The Royal Court, London – until 20 May 2017
Nearly a decade after Jerusalem opened to universal acclaim at The Royal Court, Jez Butterworth finally gives us another masterpiece. A sprawling family/political drama taking place over one day in 1981 rural Armagh, The Ferryman barrels towards a predicable end. But the genius lies in the final scene, where the plot shoots off in a different direction like a rogue firework before exploding. Laden with familial craic, rebel spirit, the complexities of colonialism and rounded off with phenomenal performances, The Ferryman encapsulates the best of contemporary British playwriting.
Ex-IRA member Quinn Carney and his family have gathered to bring in the harvest. The celebration stretches back centuries and brings the extended family together, so Quinn’s house is crowded. Along with his wife Mary and their 7 children, his brother Seamus’ wife Caitlin and her son Oisin have lived with them for the past 10 years since Seamus disappeared. There’s also a the Corcoran cousins, Aunts Pat and Maggie, Uncle Pat and their slow English neighbour Tom Kettle there to lend a hand. When unexpected visitors from Quinn’s long-abandoned past arrive with news of Seamus, Butterworth sets the ball rolling towards its tragic end in the wee hours of the morning.
Like any family, there are a range of opinions that are the source of conflict. Aunt Pat is a vocal republican, plaguing the less interested young people with updates on the hunger strikes and curses against Thatcher. Shane Corcoran takes Pat’s radicalism even further, and at 16 he’s dangerously full of piss and vinegar (and Bushmills). Quinn carefully takes a more moderate view, though there is no one in the family that’s a loyalist. The tension occasionally boils over, but never fully dissipates even in the jolliest of moments and keeps the lengthy script from slowing.
There are plenty of political parallels to be drawn between the world of the play and the present. The Carneys have a collectively fighting spirit with some passions burning brighter than others, but the general echo chamber and loyalty seen here is an indirect reminder of the importance of diversifying our friendship groups. The larger threat of domestic extremism that infiltrates their family and causes them so much pain is eerily similar to the white American fundamentalists who maim and kill in the name of freedom. Then there’s the similarity to other complex global conflicts resulting from colonialism – Israel and Palestine spring to mind immediately. Attributing blame here is impossible on a microcosmic level; these characters are at the mercy of vast systemic failure.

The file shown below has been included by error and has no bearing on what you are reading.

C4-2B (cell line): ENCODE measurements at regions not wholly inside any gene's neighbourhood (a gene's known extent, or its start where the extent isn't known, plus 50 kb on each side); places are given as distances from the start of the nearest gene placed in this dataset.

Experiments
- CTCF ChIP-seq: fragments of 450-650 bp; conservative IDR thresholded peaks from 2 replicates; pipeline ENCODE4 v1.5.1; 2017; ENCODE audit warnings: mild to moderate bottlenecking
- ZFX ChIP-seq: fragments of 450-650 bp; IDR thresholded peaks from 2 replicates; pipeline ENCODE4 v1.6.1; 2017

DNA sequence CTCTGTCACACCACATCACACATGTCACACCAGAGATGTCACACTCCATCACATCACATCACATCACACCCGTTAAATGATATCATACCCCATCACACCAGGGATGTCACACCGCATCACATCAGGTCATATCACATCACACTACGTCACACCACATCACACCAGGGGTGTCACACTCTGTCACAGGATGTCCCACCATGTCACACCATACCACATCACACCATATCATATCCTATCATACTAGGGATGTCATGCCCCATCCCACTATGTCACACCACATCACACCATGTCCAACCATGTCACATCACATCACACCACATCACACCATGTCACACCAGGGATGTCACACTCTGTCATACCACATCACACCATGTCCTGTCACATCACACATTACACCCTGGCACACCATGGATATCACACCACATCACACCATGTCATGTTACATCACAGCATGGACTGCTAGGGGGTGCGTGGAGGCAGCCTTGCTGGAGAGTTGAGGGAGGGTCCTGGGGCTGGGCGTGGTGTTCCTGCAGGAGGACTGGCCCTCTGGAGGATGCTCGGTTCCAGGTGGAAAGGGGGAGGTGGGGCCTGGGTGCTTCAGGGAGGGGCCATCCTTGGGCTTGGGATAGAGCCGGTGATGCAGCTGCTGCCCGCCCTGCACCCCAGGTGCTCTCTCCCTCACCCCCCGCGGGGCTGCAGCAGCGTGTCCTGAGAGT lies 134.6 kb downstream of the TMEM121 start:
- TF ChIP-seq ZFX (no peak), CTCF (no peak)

Butterworth brings in an array of other themes: grief, unrequited love, sibling rivalry, capitalism, urban v rural life, the importance of family, tradition, and so on. Rather than feeling cluttered, this epic is utterly and totally alive. The Carneys are a normal family coping with extraordinary circumstances, not unlike the tragedies of classical theatre. The story is akin to a Shakespearian history play and will certainly endure well beyond its run.
The cast are universally stunning, but there are a few particularly bright spots. Laura Donnelly is full of love and life as the no-nonsense Caitlin, and utterly magnetic. She’s the quiet centre of much of the action, but can also terrify and crumble. Paddy Considine showcases his impressive versatility as Quinn – a loving father, former thug, farmer and lover – all reveal themselves at one point or another.
This earthy, visceral play is an instant classic. Enthralling from beginning to end, the imperfect humanity and perfect storytelling pay homage to the victims of Britain’s colonial heritage, and still maintains current relevance. This is the writer-driven British theatre at its best.